Sword of Albion by Mark Chadbourn

Sword of Albion / The Silver Mask (US)

By Mark Chadbourn. Published by Bantam Press (UK)

ISBN: 978-0593062470

420 pages

Published May 2010 (Review copy received)

Review by Mark Yon

(Reviewed by RobB as The Silver Mask HERE in April 2010.)

It takes a special kind of book these days for a jaded reviewer like myself to make specific time for – ignore the family, go to bed early, that sort of thing.

And having read a few of these with a similar theme over the last couple of years – Marie Brennan’s Midnight Never Come, Dan Abnett’s Triumff, for example – you might expect this one as a result to move down the ‘to be read’ pile a fair way.

However, this is perhaps the best of those books mentioned and a great read that I read much faster than I thought I would.

It is, in essence, a romp, a fast-paced Elizabethan tale of the antics of one Will Swyfte, a whirling dervish of a James-Bondian type hero, whose job (after drinking and entertaining women) is to defend the mighty realm of Elizabethan England in 1588 against the might of an unseen enemy, the Fae. The theft of a man wearing a silver mask from the Tower of London has implications for Will. For this is no simple mask, it is a relic from which the Seelie (Unseen) world hopes to bring down the Elizabethan Empire. Will is further sent to discover two more items of value which would work with the mask: a shield, hidden in Edinburgh and a sword.

Much of the book is spent acquiring those objects, entering lost chambers and uncovering secrets , all the time competing against the Fae.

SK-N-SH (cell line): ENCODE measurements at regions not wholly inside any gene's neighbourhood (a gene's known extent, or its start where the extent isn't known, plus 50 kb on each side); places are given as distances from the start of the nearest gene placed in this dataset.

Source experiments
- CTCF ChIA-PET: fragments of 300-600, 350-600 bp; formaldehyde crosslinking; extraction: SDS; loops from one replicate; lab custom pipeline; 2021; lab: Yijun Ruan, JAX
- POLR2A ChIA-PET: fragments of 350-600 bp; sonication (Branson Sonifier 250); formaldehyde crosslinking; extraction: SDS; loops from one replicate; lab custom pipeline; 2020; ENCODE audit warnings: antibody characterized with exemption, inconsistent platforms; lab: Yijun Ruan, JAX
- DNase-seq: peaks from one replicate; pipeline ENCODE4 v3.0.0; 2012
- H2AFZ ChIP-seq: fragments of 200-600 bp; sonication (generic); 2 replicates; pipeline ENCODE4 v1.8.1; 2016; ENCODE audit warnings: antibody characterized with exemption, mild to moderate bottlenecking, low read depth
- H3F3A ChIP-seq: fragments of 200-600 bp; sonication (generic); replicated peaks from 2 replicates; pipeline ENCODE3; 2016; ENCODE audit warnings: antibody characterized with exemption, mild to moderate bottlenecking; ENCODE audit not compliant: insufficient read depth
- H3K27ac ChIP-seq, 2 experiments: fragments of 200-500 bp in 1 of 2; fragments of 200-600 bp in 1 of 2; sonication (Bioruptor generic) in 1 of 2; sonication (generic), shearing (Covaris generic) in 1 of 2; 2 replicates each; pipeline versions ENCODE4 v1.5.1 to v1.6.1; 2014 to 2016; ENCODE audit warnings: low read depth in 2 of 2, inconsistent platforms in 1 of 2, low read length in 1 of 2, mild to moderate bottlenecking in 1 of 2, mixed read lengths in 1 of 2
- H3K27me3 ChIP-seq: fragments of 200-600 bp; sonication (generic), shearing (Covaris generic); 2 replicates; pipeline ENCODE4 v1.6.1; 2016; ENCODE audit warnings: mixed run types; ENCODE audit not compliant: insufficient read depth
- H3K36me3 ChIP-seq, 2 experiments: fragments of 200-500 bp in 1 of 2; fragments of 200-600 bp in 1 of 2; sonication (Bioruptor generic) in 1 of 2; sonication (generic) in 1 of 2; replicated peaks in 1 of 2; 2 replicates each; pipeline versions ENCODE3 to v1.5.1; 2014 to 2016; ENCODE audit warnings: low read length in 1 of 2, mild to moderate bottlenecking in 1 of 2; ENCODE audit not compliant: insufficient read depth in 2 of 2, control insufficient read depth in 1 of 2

What with that and shielding England from the impending threat of the Spanish, Will is a busy man.

Where this one scores is that the tale is told with enough pace not to get bogged down with political and historical detail, nor too humorous to disengage readers from the gravitas of the plot. There is a real sense of menace and evil here, which Mark uses with full relish. Parts of it are most unpleasant. Will is also a character with a bit of depth and not always as clear cut as the reader would perhaps expect him to be.

As well as Will, there are a great number of background characters which fill out the picture, all of which show other aspects of themselves and Will. Nat is Will’s mentee; initially unknowing of the supernatural dangers they fight but loyal throughout, regardless. Grace is his loyal girl friend, bonded not only by her love of Will but also through the disappearance years ago of Will’s first love and Grace’s sister.

There are also a sprinking of real characters in all of this: from Elizabeth I’s spymaster Lord Walsingham to alchemist Doctor John Dee, from King Philip II of Spain to friend Christopher Marlowe, these together with their fictional counterparts make an enthralling tale. Think Elizabeth with added fantasy horror.  As with his previous novels, Mark manages to convincingly mix traditional English folklore with a series of fast-paced set-pieces that keep those pages turning.

There are issues – I’m not sure that a man so famous could work effectively as a spy, as Will does, for example (though this is something Mark himself addresses in the book), and I did laugh at the concept of Will as an Elizabethan celebrity. I also had a wry smile at the improbability of characters being named Will and Grace. Nonetheless, the book moves at such a pace that such minor distraction is not always noticed.

 This is one of the best historical magick books I have read for a long time. Not as bogged down with detail as some, nor as frivolous as others, it nonetheless a speedy jaunt through a time of English history that is as entertaining as you might expect. Recommended.


Mark Yon, May 2010

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